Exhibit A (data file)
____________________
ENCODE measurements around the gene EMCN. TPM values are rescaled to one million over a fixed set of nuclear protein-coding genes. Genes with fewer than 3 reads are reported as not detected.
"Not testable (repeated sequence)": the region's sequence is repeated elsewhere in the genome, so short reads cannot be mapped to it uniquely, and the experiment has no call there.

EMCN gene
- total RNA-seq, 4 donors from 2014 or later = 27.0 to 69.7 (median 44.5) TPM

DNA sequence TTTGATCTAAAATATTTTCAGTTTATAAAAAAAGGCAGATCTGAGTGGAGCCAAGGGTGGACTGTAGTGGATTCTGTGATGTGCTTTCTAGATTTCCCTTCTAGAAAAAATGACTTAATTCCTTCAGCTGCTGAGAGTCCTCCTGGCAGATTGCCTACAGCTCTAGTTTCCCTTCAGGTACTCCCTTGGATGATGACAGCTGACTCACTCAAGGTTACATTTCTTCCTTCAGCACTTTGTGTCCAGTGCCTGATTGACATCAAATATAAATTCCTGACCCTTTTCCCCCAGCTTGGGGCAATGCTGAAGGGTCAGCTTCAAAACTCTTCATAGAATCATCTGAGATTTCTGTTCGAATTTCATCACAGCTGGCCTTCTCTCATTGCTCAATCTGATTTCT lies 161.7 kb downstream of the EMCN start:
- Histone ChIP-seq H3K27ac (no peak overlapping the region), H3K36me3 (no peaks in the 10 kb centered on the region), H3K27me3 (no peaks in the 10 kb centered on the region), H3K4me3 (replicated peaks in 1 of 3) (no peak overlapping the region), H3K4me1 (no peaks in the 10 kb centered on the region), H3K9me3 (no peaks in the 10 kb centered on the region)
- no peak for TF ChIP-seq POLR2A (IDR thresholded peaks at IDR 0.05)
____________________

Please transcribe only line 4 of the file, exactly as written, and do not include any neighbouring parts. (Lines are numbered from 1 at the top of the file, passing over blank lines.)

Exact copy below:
- total RNA-seq, 4 donors from 2014 or later = 27.0 to 69.7 (median 44.5) TPM